Two campaigns were conducted in order to prove that the main SKIM concept works, i.e., that a pulse-pair Doppler radar measurement of the ocean surface can be used to retrieve a meaningful ocean surface current. The two SKIM campaigns named DRIFT4SKIM and KUROS4SKIM address respectively the in-situ and airborne components.
The campaigns took place in November 2018 in the Iroise Sea (France). Surface currents were measured simutaneously from the sea and from the air. For the sea component (DRIFT4SKIM), 130 drifters (CARTHE, SVP) were released from two different vessels (the research vessel Thalia vessel and a smaller zodiac) into the water and follow the current which will be key to validate the airborne measurements. The airborne component (KUROS4SKIM) was composed of two aircrafts from SAFIRE. The larger aircraft, SAFIRE ATR42, was flying the main payload, a Ku-band radar developed by LATMOS called KuROS and a more experimental Ka-Band radar from IETR called KARADOC. KuROS which was developed for the French/Chinese mission CFOSAT has a rotating antenna with different beams similar to the planned SKIM payload (even though at a different frequency, since SKIM will be Ka band) and has been flying since 2012 whereas KARADOC (same frequency as SKIM but doesn’t rotate) is a recent development and underwent its first campaign with an optimized configuration for SKIM. Complementing the radar flights, there are also optical and IR instrumentation flying on a smaller SAFIRE airplane (Piper Aztec) providing a comprehensive heat signature of the ocean.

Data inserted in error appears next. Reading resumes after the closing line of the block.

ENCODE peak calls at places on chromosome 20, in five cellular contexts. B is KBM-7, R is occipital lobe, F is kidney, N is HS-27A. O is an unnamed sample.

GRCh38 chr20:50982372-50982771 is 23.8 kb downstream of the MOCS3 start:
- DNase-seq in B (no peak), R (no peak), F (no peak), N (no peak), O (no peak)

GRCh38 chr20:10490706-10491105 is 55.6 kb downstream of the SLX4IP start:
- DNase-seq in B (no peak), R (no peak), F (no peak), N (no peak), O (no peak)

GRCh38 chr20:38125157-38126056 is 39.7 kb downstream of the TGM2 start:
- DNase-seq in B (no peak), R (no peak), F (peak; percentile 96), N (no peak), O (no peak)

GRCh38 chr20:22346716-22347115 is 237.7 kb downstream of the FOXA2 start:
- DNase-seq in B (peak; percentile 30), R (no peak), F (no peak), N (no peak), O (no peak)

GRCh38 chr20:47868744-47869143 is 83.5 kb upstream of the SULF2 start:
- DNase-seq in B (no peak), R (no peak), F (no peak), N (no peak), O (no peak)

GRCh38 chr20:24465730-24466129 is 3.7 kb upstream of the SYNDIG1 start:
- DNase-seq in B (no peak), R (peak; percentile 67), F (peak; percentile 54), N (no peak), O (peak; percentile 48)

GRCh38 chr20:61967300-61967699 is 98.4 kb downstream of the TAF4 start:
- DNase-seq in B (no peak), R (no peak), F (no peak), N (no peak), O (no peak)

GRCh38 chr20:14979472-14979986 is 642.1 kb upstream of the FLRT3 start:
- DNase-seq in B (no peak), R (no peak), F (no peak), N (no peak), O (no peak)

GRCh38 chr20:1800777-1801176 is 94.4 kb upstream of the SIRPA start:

Results show that surface currents measured from the air are consistent with in-situ measurements (drifters, HF Radar). This confirms the capability of SKIM to retrieve a meaningful ocean surface current from Doppler radar measurements.